With the end of October, we are deep in the season of harvest, storing food for the long winter ahead. Fresh leafy produce gives way to hardier stuff, as we turn squashes to soup and pumpkins to pie (after the jack-o'-lantern, perhaps). Applesauce and pear butter fill jars. Onions and potatoes line root cellars. Walking our neighborhood each evening - earlier and earlier as light fades sooner - we noticed a garden spilling over with late, ripe tomatoes.
It seems a natural human impulse to mark the changing cycles of the year with festivals and rituals that reinforce our sense of belonging to these cycles, or our wish to master them, or both. Afraid of the growing dark? Create bonfires and light candles in every doorway; give wandering mischievous spirits sweet gifts to keep them moving on, away from us.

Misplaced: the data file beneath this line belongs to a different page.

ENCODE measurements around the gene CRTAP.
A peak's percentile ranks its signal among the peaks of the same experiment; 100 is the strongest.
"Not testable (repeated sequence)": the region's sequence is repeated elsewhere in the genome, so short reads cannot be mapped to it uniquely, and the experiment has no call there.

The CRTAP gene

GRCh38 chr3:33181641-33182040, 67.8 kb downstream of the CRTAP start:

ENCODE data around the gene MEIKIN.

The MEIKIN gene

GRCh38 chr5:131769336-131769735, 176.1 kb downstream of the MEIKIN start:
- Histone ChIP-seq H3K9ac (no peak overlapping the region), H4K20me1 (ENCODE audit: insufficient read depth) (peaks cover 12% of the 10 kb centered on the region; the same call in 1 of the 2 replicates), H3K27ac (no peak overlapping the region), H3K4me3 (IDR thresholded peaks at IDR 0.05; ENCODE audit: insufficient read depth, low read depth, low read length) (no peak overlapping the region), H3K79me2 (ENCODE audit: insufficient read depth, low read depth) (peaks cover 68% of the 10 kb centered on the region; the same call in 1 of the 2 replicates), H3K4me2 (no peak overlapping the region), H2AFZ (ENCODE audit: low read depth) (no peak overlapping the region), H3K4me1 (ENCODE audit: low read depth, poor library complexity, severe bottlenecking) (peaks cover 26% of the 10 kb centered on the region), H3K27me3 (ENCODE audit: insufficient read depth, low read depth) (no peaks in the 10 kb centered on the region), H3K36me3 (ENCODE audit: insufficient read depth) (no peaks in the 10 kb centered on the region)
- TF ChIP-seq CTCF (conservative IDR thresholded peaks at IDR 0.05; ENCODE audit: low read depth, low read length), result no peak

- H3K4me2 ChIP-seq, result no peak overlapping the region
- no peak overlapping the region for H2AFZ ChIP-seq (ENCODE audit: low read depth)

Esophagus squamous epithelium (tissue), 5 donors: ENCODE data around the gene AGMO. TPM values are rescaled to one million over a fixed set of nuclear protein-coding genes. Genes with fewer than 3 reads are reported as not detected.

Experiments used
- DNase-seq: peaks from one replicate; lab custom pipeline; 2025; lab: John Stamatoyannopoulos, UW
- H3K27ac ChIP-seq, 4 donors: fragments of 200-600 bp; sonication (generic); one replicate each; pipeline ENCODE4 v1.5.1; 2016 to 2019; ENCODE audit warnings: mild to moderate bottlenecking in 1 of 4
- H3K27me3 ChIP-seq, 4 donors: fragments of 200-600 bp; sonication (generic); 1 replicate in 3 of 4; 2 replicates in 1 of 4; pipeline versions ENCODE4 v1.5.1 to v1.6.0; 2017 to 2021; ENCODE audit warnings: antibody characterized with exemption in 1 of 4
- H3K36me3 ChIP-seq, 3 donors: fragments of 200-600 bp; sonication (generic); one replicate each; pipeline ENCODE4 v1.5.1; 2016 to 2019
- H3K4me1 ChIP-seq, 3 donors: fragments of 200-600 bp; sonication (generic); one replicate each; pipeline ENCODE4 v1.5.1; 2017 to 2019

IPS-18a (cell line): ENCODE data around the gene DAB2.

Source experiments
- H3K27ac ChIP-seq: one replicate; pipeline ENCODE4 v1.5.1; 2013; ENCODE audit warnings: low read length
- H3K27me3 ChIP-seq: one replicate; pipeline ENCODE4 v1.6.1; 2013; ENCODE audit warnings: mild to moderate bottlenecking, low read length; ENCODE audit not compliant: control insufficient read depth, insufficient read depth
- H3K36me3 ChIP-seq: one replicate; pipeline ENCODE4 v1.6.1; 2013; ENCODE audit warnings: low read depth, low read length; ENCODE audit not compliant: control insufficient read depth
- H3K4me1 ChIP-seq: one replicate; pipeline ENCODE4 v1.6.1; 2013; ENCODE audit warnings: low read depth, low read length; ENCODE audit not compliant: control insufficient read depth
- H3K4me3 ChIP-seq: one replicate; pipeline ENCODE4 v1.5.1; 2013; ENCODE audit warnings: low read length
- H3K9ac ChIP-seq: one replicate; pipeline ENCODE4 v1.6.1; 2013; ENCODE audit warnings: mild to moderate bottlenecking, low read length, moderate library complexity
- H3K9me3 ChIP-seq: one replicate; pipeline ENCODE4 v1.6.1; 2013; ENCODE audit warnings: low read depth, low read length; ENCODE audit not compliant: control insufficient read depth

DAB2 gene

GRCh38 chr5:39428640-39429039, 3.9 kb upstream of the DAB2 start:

Changing seasons also reflect our changing lives. We celebrate growing up, growing old, we honor our loved ones who have died, and we celebrate our ongoing connections to them. Spring will bring chances to celebrate youth and beauty and new beginnings. In autumn, we honor age and wisdom and conclusions.
All rituals and celebrations come with songs and poems and stories to mark them. In these words, we pass their reasons for being and the hard-earned knowledge from one generation to the next. In these words, we preserve the harvest of meaning and connection, every bit as important as the harvest of food.
I hope your autumn celebrations are filled with wondrous, glorious, generous, spooky, reaffirming stories!
Elizabeth Fountain writes gently humorous tales of aliens and angels, love and death, and of course dogs who save the world. You can find her novels "An Alien's Guide to World Domination" and "You, Jane" at your favorite e-book retailers.